Arch of Titus remains found

Lesser-know arch raised on emperor's death in 81 AD

(ANSA) - Rome, May 28 - Archeologists have discovered large Luna marble fragments belonging to a lesser-known Arch of Titus erected by the Roman Senate at the east end of the Circus Maximus in 81 AD, the year of the emperor's death, officials said Thursday. The arch commemorating Titus' victories in the first Jewish-Roman war of 66-73 AD was 17 meters wide by 15 meters deep, with columns about 10 meters tall. Archeologists have so far uncovered its travertine marble paving, three frontal plinths, and part of the fourth column's plinth.
    The triple arch surmounted by a bronze four-horse chariot had a staircase descending to the Circus Maximus, its facade decorated with four free-standing columns.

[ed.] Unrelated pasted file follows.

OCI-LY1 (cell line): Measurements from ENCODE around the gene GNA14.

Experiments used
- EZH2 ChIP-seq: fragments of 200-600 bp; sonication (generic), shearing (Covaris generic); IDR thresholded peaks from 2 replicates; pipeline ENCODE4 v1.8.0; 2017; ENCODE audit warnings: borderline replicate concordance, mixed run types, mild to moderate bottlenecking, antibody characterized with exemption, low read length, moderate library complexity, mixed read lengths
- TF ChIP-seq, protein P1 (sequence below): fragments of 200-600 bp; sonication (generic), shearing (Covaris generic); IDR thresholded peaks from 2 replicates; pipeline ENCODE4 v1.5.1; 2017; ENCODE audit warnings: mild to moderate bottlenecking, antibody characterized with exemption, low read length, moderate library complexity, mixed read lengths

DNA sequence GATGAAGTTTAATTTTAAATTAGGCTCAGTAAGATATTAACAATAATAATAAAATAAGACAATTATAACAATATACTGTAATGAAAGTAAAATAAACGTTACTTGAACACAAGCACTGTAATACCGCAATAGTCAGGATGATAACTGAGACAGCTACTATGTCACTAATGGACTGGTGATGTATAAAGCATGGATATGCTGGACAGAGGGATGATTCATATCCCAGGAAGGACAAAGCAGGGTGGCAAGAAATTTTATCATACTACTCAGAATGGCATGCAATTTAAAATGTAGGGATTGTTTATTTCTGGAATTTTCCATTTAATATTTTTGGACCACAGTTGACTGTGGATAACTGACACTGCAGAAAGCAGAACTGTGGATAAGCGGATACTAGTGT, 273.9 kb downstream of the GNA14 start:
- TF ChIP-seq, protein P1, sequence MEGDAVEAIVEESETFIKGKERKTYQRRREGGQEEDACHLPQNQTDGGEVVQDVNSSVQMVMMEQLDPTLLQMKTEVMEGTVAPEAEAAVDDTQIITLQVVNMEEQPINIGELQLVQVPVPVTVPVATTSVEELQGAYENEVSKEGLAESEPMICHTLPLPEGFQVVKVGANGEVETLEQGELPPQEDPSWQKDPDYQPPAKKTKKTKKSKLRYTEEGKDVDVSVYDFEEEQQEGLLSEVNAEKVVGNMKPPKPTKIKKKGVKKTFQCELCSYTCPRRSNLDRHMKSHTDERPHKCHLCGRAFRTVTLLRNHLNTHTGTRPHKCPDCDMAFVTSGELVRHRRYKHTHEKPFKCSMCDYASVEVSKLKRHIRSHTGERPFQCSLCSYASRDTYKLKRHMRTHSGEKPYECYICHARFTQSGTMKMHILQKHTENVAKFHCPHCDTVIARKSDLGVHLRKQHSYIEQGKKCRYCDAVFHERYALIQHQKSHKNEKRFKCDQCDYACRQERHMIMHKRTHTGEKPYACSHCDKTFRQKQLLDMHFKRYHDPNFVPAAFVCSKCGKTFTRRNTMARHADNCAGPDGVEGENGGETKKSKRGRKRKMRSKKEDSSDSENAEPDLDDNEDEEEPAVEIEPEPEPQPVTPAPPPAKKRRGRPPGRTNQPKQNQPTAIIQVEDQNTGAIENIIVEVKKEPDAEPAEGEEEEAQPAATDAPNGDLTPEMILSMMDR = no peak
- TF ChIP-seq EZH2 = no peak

Triumphal processions honoring victorious generals or emperors would parade around the Circus to ovations from the crowds, then pass under the arch and continue on to the Temple of Jupiter Capitolinus - the most important temple in ancient Rome, located on the Capitoline Hill. A better-known Arch of Titus standing in the Roman Forum was built in 82 AD by the Emperor Domitian in memory of his older brother, Titus, one year after his death.